In surely the nuttiest news of the
day week month century, former British Deputy Prime Minister (an office of “great repute“) Lord Heseltine suggests that Britain will join the Euro.
From the Grauniad:
Britain will join the euro, Conservative peer Lord Heseltine has claimed. The former deputy prime minister, a long-time supporter of the single currency, said the public had “no idea” of the potential impact its collapse would have on the UK.
But he believes Franco-German “determination” will secure the euro’s future and pave the way for Britain to sign up. Lord Heseltine, who now heads up the government’s regional growth fund, told BBC1’s Politics Show on Sunday: “I think we will join the euro.
“I think the chances are the euro will survive because the determination, particularly of the French and the Germans, is to maintain the coherence that they have created in Europe.”
The problem is that there is no coherence. Nobody is really in charge — not van Rumpuy, nor Barroso, nor Draghi, nor Merkel, nor Sarkozy. The thing is a total hodgepodge, a hyper-bureaucratic, hyper-leveraged mess. Nations were free to borrow and spend as much as they liked — without the ability to monetise debt, and without any real lender of last resort or safety net. Europe has no coherent political or decision-making structure, no single culture of work, no single language and little workforce mobility.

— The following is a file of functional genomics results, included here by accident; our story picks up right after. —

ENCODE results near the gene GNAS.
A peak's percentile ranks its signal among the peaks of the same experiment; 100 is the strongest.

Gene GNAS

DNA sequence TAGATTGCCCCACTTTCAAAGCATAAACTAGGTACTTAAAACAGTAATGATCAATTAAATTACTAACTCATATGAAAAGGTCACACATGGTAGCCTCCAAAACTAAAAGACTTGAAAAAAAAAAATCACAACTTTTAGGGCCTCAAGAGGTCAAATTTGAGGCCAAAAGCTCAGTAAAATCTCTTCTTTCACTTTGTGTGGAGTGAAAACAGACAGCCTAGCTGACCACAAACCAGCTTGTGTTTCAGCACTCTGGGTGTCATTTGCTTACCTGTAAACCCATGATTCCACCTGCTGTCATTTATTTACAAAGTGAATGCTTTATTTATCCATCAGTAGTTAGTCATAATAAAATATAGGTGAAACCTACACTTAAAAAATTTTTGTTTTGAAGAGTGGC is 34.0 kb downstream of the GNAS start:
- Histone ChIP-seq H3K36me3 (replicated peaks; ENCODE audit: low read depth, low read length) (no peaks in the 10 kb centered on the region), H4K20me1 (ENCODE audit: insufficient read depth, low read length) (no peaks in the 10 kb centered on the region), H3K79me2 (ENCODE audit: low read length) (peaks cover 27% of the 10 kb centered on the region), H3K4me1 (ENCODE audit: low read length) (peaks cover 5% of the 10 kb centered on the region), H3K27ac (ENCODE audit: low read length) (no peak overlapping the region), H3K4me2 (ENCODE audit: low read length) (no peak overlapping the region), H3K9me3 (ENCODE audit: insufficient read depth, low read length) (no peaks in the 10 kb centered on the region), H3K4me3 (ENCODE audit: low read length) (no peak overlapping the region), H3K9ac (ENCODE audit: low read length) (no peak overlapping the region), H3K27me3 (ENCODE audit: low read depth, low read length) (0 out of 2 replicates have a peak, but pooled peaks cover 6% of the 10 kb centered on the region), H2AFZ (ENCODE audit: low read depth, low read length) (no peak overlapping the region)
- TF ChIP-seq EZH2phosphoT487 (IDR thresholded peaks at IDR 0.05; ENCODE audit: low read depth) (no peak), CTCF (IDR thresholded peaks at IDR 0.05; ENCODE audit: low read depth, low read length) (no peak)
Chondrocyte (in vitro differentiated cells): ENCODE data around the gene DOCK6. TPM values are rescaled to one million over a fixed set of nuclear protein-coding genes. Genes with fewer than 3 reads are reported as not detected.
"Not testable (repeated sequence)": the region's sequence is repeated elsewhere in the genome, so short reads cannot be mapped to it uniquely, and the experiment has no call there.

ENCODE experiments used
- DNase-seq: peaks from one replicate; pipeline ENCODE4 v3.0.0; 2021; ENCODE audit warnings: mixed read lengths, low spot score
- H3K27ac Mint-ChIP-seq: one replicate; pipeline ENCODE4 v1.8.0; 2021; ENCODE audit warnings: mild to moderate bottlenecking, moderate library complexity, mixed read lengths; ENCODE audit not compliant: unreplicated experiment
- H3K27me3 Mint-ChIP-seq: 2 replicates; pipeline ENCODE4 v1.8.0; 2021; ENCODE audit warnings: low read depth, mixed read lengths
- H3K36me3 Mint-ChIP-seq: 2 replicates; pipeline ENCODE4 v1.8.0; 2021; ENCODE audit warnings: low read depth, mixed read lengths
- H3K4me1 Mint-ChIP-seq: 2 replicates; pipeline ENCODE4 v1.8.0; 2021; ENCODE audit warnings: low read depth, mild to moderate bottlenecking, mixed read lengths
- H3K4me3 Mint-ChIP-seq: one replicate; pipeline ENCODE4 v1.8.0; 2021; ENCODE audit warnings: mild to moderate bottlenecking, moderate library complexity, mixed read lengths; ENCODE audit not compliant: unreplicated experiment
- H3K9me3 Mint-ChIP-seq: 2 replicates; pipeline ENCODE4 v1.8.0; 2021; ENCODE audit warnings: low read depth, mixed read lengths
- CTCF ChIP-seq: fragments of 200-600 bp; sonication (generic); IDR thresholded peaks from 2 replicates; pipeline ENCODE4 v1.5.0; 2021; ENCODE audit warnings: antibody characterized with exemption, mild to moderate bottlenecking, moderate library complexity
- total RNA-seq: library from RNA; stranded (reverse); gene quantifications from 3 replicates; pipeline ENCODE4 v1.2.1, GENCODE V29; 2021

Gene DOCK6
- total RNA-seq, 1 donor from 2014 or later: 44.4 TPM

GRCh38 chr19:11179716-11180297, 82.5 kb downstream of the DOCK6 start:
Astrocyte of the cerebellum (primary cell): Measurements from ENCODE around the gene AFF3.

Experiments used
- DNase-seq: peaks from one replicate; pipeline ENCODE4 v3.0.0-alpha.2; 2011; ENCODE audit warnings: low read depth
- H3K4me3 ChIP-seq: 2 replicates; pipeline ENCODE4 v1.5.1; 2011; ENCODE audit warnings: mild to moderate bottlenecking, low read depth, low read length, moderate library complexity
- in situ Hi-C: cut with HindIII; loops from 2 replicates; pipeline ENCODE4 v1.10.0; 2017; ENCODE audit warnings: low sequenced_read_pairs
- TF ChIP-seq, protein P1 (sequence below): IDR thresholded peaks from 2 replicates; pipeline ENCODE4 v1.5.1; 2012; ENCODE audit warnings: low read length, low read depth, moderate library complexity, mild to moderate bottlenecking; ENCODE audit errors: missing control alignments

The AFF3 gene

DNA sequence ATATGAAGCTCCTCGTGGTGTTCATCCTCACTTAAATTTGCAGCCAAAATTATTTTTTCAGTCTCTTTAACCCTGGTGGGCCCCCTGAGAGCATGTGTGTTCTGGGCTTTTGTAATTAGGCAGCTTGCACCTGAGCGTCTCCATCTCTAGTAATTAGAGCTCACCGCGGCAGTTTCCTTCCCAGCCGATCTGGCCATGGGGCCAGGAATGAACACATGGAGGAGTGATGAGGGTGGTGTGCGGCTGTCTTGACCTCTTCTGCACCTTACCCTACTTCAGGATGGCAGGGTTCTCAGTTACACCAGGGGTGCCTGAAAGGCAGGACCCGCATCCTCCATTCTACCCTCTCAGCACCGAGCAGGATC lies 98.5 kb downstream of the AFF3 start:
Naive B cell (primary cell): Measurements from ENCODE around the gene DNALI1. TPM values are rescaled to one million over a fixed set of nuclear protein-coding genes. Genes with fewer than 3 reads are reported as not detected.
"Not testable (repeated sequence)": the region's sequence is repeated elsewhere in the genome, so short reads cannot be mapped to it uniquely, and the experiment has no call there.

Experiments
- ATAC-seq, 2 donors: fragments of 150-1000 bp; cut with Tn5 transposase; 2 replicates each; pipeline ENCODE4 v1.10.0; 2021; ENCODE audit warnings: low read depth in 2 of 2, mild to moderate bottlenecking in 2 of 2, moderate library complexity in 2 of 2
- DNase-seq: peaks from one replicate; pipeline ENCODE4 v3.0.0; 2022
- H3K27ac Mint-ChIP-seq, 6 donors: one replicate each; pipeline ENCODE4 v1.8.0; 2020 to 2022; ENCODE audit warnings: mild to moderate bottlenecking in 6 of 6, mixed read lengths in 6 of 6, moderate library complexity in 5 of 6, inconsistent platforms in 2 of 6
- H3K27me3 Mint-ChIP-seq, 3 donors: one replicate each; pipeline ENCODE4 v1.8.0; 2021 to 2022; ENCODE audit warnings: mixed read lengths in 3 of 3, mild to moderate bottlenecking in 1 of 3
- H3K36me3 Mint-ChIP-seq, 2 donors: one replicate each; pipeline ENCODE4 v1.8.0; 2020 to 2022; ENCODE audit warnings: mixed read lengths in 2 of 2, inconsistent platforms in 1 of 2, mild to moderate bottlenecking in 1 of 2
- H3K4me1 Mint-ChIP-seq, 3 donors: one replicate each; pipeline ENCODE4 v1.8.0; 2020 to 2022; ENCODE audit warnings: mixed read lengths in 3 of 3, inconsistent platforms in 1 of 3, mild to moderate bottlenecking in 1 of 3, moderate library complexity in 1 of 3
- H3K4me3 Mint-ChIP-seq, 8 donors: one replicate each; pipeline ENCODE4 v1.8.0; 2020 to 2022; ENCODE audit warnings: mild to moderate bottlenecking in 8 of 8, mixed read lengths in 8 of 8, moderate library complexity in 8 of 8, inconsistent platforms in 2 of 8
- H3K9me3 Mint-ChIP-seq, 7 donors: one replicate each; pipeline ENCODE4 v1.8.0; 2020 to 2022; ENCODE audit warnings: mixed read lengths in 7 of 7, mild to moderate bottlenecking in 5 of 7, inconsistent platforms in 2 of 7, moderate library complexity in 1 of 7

The idea of Britain giving up its monetary independence (and thereby — as Greece is discovering — fiscal independence) to such an incoherent, bureaucratic and anti-democratic cabal is absurd and dangerous.
I suppose there is one kind of coherence in Europe, though.
Goldman Sachs has a finger in every pie and a minister or central banker in (almost) every government. And — as Papandreou discovered, when he suggested Greece hold a referendum on austerity — if you don’t play ball with Goldman Sachs and the cult of international finance, you are quickly disposed of and replaced by a Goldman-endorsed technocrat.
From the Independent:
Fortunately for Europe (and the world) Goldman’s 21st-Century-Schizoid loot-and-pillage hyper-fragile economic model doesn’t offer any kind of long-term prosperity, and is bound to fail. Japan — and more recently, America — is ample evidence for that. Bailing out zombie financial institutions, piling on more debt, and preventing liquidation just tends to lead to the stagnation and zombification of the wider economy.
Certainly, with European sovereign debt now in a Lehmanesque downward spiral (demand collapse) there is no chance of Britain joining the Euro. But the end of the Euro in its current form does not necessarily the end of this mess.
How much productivity, industry, opportunity and wealth will be destroyed by the cult of financialism, hyper-leverage, endless centralisation and no-haircut-bailouts? No-one knows.
The real question is what long-term damage has been done to liberal capitalism as a political and economic system?